Whirlwind Whirlwind - 12 days ago 8
iOS Question

Core Bluetooth - Performing Long-Term Actions in the Background

This is from the Core Bluetooth Background Processing for iOS Apps section found in official docs:

Performing Long-Term Actions in the Background


Some apps may need to use the Core Bluetooth framework to perform
long-term actions in the background. As an example, imagine you are
developing a home security app for an iOS device that communicates
with a door lock (equipped with Bluetooth low energy technology). The
app and the lock interact to automatically lock the door when the user
leaves home and unlock the door when the user returns—all while the
app is in the background. When the user leaves home, the iOS device
may eventually become out of range of the lock, causing the connection
to the lock to be lost. At this point, the app can simply call the
connectPeripheral:options: method of the CBCentralManager class, and
because connection requests do not time out, the iOS device will
reconnect when the user returns home.


Okay, we have an app which locks/unlocks doors as appropriate... So as pointed out, this works when app is in the background (most likely in the suspended mode). Now, lets move on (with quoting docs):


Now imagine that the user is away from home for a few days. If the app
is terminated by the system while the user is away, the app will not
be able to reconnect to the lock when the user returns home, and the
user may not be able to unlock the door. For apps like these, it is
critical to be able to continue using Core Bluetooth to perform
long-term actions, such as monitoring active and pending connections.


So, if the user was away from home for a few days, and app has been terminated by the iOS, we will have to implement state preservation and restoration, so that iOS relaunch the app when connection request is detected, and let the app to unlock the door. Related quotes:


In the case of the home security app described above, the system
would monitor the connection request, and re-relaunch the app to
handle the centralManager:didConnectPeripheral: delegate callback when
the user returned home and the connection request completed.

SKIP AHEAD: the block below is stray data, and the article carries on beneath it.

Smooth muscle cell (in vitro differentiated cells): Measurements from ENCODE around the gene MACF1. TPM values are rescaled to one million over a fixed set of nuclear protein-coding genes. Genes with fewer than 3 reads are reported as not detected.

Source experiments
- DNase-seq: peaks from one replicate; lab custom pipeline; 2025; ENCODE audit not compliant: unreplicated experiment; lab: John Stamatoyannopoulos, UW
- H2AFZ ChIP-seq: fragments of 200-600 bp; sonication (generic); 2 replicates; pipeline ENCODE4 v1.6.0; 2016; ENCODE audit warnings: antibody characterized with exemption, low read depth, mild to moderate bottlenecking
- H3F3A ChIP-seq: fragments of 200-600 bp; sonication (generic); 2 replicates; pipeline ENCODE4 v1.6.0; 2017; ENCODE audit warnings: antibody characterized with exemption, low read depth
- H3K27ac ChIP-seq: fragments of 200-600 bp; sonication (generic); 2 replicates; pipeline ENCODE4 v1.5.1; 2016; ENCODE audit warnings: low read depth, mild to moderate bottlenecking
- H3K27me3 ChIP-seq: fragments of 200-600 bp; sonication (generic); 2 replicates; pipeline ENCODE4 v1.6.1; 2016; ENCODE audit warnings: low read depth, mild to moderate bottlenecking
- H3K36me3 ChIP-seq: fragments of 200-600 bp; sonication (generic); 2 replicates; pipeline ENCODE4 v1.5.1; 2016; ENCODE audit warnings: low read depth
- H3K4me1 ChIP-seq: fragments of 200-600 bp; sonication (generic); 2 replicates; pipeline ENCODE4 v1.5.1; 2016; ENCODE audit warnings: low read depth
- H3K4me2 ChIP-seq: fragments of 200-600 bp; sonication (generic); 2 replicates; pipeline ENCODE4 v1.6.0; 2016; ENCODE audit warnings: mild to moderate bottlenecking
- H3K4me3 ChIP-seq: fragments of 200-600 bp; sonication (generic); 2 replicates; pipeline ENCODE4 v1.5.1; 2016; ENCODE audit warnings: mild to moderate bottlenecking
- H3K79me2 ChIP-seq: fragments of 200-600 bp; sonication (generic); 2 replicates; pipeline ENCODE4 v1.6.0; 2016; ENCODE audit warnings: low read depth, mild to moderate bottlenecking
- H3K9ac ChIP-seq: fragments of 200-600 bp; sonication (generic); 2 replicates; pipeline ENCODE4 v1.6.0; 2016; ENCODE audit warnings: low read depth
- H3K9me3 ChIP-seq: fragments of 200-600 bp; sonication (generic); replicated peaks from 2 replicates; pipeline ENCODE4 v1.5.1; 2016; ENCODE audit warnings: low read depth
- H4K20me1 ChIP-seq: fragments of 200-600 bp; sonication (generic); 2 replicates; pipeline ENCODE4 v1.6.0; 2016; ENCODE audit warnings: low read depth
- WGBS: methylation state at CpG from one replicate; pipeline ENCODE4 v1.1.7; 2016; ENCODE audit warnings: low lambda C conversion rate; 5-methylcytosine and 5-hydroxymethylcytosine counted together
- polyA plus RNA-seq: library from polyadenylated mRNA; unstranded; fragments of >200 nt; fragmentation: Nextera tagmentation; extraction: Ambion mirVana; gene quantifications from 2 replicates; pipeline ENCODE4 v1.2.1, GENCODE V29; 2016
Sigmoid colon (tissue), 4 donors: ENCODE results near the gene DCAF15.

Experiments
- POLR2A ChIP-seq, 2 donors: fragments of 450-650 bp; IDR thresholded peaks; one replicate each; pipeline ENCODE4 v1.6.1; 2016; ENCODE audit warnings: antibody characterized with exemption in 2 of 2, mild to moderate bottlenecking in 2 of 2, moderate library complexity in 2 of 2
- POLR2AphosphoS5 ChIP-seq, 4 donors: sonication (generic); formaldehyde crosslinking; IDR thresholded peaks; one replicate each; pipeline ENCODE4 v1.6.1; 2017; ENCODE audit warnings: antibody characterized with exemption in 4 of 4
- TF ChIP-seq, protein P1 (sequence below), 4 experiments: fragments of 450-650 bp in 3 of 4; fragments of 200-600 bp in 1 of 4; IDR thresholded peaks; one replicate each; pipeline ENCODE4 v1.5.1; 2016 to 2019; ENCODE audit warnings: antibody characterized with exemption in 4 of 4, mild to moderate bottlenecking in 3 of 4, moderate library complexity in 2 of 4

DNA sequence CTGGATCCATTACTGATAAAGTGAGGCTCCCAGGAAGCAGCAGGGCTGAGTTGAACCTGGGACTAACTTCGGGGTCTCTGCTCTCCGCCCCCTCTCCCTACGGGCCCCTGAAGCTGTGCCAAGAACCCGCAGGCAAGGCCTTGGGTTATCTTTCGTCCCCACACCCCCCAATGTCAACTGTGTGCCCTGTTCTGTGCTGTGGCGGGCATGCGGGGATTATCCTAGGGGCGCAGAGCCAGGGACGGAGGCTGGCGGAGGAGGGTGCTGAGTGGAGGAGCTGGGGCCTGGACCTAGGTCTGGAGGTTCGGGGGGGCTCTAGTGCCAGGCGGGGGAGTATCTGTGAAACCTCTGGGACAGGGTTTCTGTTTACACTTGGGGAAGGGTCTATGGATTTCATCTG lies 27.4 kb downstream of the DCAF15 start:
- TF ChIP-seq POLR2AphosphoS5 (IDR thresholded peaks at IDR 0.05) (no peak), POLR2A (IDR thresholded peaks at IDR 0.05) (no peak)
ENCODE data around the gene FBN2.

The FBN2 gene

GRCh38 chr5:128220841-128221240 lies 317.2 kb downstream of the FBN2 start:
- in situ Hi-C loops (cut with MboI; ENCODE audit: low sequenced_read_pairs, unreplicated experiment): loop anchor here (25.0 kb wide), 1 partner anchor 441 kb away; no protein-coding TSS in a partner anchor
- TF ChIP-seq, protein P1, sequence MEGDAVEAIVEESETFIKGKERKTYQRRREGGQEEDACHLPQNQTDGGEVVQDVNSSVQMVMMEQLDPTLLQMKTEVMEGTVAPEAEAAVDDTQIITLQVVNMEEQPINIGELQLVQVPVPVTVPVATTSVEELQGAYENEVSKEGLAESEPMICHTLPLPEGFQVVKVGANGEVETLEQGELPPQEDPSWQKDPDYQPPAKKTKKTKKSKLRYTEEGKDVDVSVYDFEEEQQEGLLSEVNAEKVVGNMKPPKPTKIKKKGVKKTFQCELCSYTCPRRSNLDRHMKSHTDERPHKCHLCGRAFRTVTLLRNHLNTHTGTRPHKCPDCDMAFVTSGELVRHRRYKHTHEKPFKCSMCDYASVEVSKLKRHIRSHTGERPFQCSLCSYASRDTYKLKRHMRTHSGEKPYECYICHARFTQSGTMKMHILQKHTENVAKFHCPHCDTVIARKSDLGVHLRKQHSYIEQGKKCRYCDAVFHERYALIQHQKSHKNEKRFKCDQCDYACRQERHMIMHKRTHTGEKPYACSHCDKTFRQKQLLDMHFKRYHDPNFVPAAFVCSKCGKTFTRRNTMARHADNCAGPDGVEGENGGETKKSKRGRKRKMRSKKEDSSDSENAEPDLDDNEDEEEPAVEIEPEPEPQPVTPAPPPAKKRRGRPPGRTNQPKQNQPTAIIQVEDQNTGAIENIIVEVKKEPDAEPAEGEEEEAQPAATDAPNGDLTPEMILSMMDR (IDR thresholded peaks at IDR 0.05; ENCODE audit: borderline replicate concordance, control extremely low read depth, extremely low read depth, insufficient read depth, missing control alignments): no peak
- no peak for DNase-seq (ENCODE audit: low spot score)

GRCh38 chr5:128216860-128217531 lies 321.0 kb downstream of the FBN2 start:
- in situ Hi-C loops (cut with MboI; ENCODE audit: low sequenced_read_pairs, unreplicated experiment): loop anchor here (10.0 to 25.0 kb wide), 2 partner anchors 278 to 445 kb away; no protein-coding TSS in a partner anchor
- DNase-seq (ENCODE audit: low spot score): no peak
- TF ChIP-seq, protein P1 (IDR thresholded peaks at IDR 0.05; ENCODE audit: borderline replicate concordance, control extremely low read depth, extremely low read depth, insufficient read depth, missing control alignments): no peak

This all make sense, but pay attention to this part again:


Now imagine that the user is away from home for a few days. If the app
is terminated by the system while the user is away, the app will not be able to reconnect to the lock when the user returns home, and
the user may not be able to unlock the door. For apps like these, it
is critical to be able to continue using Core Bluetooth to perform
long-term actions...


Does this means, if the app is forcefully killed by the user at some moment while he was away from home, that this will work as well ? Means when user comes home, the door will unlock anyway, or he must manually relaunch the app to unlock the door?

I am asking this, because of how relaunch of terminated apps works. It is not the same when user kills the app, and when iOS kills the app which supports background execution:


Apps that support background execution may be relaunched by the system
to handle incoming events. If an app is terminated for any reason
other than the user force quitting it, the system launches the app
when one of the following events happens...


Source

So once again, if the user was away for a few days and he has closed the app by double tapping Home button and dragging up, will he be able to enter his home without manually relaunching the app?

Answer

No. If the app is forcefully killed by the user then it will not be woken up again. The only scenario where it will be woken up is if the app was terminated by iOS itself, which will happen sooner or later when the app has not been it the foreground for a while. It will also not be relaunched if the device is rebooted.

Having said that, from my experience with Core Bluetooth I have come to the conclusion that State Preservation is way too unreliable. I would believe that the use-case that you are trying to implement will not work well enough, which is ironic since it is exactly the use-case that Apple is promoting it their documentation.

For example, you will have issues with the following:

State restoration will only relaunch your app due to bluetooth related activity if the event originates from a peripheral accessory that you are communicating with, such as connect/disconnect events and characteristics notifications. For other events, most importantly general bluetooth-state-change events, your app will not be relaunched and notified of this. The reason why this is so bad is because any bluetooth-state-change events will cause all pending connections to be tossed, meaning that your pending connections to the door lock will be lost. However, since your app is not relaunched to be notified of this, then it effectively means that your application will still believe that the connections are still pending when in fact they are not. Since your application is terminated at this time, the only way for it to wake up again is by having the user manually launch it again (or alternatively “hack” other background modes for this purpose, which will NOT work very reliably either).

This scenario happens if the user toggles Flight Mode, toggles Bluetooth, power cycles the iOS device, or any other undefined reasons that many cause state changes… And it is very unlikely that a bluetooth-state-change will not happen if "... the user is away from home for a few days.".

This "issue" has been reported by me and others multiple times, but Apple does not appear to want to fix it for some reason.

Apart from this, many other issues exists as well, such as the XPC connection being interrupted at different times for no apparent reason. I have also noticed that the pending connection can go into “limbo” mode where the peripheral state gets set to Connecting, but in fact it will never connect unless you cycle the connection state. Etc, etc, ...

/A